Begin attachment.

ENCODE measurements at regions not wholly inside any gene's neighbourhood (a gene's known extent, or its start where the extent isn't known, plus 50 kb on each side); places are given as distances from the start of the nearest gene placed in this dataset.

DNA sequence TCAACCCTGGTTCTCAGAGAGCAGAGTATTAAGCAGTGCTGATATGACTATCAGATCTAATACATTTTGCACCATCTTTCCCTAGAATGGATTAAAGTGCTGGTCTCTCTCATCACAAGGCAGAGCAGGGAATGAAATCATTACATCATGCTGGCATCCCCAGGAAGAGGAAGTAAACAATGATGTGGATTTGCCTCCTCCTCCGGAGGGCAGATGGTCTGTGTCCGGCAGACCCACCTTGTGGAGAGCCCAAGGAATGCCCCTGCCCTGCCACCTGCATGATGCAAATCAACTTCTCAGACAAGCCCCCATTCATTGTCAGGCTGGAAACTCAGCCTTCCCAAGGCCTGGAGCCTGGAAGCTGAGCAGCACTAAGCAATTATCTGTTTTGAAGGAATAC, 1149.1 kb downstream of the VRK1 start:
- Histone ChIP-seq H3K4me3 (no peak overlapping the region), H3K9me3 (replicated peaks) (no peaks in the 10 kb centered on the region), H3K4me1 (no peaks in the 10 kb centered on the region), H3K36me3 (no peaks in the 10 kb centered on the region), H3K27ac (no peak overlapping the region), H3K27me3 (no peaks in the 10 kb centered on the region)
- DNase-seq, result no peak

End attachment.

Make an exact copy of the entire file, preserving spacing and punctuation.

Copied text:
ENCODE measurements at regions not wholly inside any gene's neighbourhood (a gene's known extent, or its start where the extent isn't known, plus 50 kb on each side); places are given as distances from the start of the nearest gene placed in this dataset.

DNA sequence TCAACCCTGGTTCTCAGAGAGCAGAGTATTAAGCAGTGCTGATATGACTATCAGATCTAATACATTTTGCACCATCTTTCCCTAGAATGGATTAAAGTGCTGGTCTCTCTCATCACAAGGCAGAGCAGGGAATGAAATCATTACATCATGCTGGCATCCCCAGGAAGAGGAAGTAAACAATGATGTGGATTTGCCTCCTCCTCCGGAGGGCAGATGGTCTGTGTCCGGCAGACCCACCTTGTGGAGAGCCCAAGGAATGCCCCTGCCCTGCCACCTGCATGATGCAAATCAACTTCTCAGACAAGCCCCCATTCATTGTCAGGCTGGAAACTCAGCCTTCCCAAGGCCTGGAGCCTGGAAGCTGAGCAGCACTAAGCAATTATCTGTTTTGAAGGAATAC, 1149.1 kb downstream of the VRK1 start:
- Histone ChIP-seq H3K4me3 (no peak overlapping the region), H3K9me3 (replicated peaks) (no peaks in the 10 kb centered on the region), H3K4me1 (no peaks in the 10 kb centered on the region), H3K36me3 (no peaks in the 10 kb centered on the region), H3K27ac (no peak overlapping the region), H3K27me3 (no peaks in the 10 kb centered on the region)
- DNase-seq, result no peak